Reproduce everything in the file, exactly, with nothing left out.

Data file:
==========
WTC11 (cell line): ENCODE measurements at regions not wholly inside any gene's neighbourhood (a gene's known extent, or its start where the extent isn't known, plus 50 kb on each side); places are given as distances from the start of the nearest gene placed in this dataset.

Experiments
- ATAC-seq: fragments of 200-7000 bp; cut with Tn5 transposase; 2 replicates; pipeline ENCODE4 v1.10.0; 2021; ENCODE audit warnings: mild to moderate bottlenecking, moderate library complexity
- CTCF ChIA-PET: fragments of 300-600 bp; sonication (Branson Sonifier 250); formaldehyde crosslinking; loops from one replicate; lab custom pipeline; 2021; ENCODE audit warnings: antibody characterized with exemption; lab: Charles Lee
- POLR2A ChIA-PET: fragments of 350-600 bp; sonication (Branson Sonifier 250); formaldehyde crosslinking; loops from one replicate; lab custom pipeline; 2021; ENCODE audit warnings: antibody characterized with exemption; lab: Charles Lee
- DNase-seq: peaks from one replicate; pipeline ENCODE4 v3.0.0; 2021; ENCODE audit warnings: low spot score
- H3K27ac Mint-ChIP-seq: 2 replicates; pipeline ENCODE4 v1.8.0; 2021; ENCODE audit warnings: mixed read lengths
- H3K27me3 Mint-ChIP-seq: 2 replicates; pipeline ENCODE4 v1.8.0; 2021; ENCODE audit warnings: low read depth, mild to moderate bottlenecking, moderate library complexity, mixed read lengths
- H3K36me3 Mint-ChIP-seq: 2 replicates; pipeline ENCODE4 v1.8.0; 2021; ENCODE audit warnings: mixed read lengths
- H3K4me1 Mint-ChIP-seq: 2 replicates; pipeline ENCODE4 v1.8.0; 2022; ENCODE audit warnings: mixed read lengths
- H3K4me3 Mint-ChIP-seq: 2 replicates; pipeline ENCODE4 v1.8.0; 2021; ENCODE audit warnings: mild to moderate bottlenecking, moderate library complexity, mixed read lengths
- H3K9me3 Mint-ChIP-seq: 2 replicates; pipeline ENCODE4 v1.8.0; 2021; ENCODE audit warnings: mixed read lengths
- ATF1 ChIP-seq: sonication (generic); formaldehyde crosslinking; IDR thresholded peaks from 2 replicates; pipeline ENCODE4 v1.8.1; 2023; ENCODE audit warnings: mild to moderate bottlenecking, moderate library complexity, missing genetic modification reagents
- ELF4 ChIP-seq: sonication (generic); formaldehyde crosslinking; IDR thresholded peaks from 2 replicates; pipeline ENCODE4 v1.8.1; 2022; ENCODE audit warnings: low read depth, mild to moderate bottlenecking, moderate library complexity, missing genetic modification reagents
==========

WTC11 (cell line): ENCODE measurements at regions not wholly inside any gene's neighbourhood (a gene's known extent, or its start where the extent isn't known, plus 50 kb on each side); places are given as distances from the start of the nearest gene placed in this dataset.

Experiments
- ATAC-seq: fragments of 200-7000 bp; cut with Tn5 transposase; 2 replicates; pipeline ENCODE4 v1.10.0; 2021; ENCODE audit warnings: mild to moderate bottlenecking, moderate library complexity
- CTCF ChIA-PET: fragments of 300-600 bp; sonication (Branson Sonifier 250); formaldehyde crosslinking; loops from one replicate; lab custom pipeline; 2021; ENCODE audit warnings: antibody characterized with exemption; lab: Charles Lee
- POLR2A ChIA-PET: fragments of 350-600 bp; sonication (Branson Sonifier 250); formaldehyde crosslinking; loops from one replicate; lab custom pipeline; 2021; ENCODE audit warnings: antibody characterized with exemption; lab: Charles Lee
- DNase-seq: peaks from one replicate; pipeline ENCODE4 v3.0.0; 2021; ENCODE audit warnings: low spot score
- H3K27ac Mint-ChIP-seq: 2 replicates; pipeline ENCODE4 v1.8.0; 2021; ENCODE audit warnings: mixed read lengths
- H3K27me3 Mint-ChIP-seq: 2 replicates; pipeline ENCODE4 v1.8.0; 2021; ENCODE audit warnings: low read depth, mild to moderate bottlenecking, moderate library complexity, mixed read lengths
- H3K36me3 Mint-ChIP-seq: 2 replicates; pipeline ENCODE4 v1.8.0; 2021; ENCODE audit warnings: mixed read lengths
- H3K4me1 Mint-ChIP-seq: 2 replicates; pipeline ENCODE4 v1.8.0; 2022; ENCODE audit warnings: mixed read lengths
- H3K4me3 Mint-ChIP-seq: 2 replicates; pipeline ENCODE4 v1.8.0; 2021; ENCODE audit warnings: mild to moderate bottlenecking, moderate library complexity, mixed read lengths
- H3K9me3 Mint-ChIP-seq: 2 replicates; pipeline ENCODE4 v1.8.0; 2021; ENCODE audit warnings: mixed read lengths
- ATF1 ChIP-seq: sonication (generic); formaldehyde crosslinking; IDR thresholded peaks from 2 replicates; pipeline ENCODE4 v1.8.1; 2023; ENCODE audit warnings: mild to moderate bottlenecking, moderate library complexity, missing genetic modification reagents
- ELF4 ChIP-seq: sonication (generic); formaldehyde crosslinking; IDR thresholded peaks from 2 replicates; pipeline ENCODE4 v1.8.1; 2022; ENCODE audit warnings: low read depth, mild to moderate bottlenecking, moderate library complexity, missing genetic modification reagents